They may not let you know what’s going on because maybe a candidate’s almost getting the job but if it does fall through, then you would maybe be potentially their next person that they would like to hire. They may not tell you everything that’s going on. And that’s why it’s so important that when you interview for somewhere, you are still applying for other jobs as well and you don’t put all of your eggs in this one basket until you have signed a contract.
How many jobs should I be applying to?
Now, “How many jobs should I be applying to,” is another question that I get all the time. First, I want to encourage you to, whatever you do, actually edit your resume for the jobs that you’re applying to. So, if I told you that you need to apply for a certain amount of jobs per week, I don’t want you to do that spray and pray method because quality over quantity is what we’re really looking for when you’re doing your resumes and applying for these positions.
You want to show them that you really have a lot of experience for this particular role, especially when you’re making a career change. It’s going to be harder for you to stand out amongst the competition.
If you’re applying for customer success positions, you’re probably applying against other people who have actually held customer success roles in the past. And so, you need to tailor your resume to prove to them that you’re excited for the position in front of them. If you just have one generic teacher resume that’s been translated for a variety of positions, it’s not going to stand out as well.
So, I can’t give a definitive answer of how many jobs you should be applying to per week. I have heard a lot of teachers who are only applying to one or two jobs per week. And at that pace, honestly, it may take you almost a year to find a job while others are applying for 15 or 20 jobs per week.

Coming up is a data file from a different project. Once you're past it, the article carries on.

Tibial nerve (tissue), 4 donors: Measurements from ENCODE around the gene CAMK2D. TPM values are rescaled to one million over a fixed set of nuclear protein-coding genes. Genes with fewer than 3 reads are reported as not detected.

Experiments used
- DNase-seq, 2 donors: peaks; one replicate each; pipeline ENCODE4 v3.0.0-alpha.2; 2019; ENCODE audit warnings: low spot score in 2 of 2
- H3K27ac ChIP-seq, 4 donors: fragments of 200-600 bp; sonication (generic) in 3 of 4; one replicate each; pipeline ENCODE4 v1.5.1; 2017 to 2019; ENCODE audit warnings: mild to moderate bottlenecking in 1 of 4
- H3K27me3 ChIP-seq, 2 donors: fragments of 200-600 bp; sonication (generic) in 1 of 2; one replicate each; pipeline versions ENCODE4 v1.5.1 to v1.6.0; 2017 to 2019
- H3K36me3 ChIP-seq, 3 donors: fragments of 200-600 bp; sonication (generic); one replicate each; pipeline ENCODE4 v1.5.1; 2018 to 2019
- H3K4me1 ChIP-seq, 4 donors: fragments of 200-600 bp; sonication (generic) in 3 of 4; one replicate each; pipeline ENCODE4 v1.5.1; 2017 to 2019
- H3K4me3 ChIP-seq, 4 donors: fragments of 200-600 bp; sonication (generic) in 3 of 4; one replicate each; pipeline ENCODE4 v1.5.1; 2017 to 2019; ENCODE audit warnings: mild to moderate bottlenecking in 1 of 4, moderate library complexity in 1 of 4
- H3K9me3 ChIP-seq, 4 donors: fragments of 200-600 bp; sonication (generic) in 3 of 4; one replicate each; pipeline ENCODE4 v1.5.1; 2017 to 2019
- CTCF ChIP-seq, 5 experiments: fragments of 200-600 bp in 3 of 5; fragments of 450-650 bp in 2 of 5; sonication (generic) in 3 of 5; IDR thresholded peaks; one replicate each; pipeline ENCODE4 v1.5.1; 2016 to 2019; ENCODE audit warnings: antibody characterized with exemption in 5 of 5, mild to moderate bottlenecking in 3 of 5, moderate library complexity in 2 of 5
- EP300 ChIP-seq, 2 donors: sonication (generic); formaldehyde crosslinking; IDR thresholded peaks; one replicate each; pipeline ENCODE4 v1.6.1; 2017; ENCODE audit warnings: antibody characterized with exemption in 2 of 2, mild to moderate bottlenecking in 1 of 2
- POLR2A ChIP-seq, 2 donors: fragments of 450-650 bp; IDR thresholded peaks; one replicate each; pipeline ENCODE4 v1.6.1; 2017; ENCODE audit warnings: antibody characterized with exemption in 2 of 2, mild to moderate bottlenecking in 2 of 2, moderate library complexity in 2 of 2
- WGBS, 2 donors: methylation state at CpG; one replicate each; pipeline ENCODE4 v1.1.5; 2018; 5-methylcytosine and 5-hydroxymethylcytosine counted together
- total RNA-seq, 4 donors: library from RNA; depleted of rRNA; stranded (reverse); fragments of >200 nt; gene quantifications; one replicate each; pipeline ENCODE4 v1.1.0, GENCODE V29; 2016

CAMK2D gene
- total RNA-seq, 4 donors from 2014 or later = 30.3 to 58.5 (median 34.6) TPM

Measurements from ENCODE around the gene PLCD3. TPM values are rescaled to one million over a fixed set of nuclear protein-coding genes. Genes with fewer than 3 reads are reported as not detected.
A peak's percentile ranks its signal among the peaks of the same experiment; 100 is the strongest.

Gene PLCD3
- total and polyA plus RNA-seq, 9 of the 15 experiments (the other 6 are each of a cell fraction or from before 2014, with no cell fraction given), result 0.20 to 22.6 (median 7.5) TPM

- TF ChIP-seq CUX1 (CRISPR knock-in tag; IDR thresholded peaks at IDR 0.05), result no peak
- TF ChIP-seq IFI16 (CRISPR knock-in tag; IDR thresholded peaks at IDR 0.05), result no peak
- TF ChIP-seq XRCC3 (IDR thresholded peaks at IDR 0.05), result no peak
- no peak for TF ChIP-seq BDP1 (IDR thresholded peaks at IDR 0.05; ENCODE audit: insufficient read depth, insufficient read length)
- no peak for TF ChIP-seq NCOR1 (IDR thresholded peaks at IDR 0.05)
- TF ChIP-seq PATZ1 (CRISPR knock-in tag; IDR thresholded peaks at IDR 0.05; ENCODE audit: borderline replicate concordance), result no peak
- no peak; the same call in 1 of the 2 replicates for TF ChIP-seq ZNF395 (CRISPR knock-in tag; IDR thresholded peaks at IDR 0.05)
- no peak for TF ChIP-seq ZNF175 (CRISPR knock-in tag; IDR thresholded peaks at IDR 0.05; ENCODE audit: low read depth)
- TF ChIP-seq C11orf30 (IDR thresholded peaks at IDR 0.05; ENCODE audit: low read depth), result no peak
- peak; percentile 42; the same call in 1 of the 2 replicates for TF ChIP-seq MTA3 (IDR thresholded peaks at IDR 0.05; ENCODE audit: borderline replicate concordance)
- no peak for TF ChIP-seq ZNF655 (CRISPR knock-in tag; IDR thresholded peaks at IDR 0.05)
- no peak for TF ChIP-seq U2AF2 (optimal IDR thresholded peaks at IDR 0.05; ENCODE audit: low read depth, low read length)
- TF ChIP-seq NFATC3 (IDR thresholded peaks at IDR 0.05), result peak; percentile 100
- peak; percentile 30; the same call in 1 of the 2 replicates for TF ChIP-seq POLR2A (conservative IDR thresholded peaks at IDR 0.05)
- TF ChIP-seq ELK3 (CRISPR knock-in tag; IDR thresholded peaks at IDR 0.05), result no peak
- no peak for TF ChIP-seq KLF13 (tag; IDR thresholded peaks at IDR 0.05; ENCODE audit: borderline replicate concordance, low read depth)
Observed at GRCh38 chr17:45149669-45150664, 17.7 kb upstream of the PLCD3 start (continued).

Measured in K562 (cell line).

That’s more aligned with what I would potentially be doing if I was aggressively applying for positions because jobs outside of the classroom are a lot harder to get than teaching positions. When I was applying for teaching positions, I think I only interviewed at three different schools before I landed a job. And while some people luck out and they get jobs within two weeks of changing their resume and pinpointing a next career path, this is a process that is going to take a lot of time and a lot of energy and a lot of work.
So, you should be applying for more than two or three jobs per week in order to make the most of your limited timeframe if you’re trying to get a job within a couple of months. And if you do need help translating your resume, go back to episode 29 of this podcast and we have an episode all about how to translate your resume for a variety of positions.
“I’m more (or less) experienced when it comes to teaching. . .”
Now, the next question, number three, is something that I get that’s always unique to someone’s specific situation. And it’s either, “I’m more experienced or less experienced when it comes to teaching. Should I leave?” This is so personal and it depends on a variety of factors.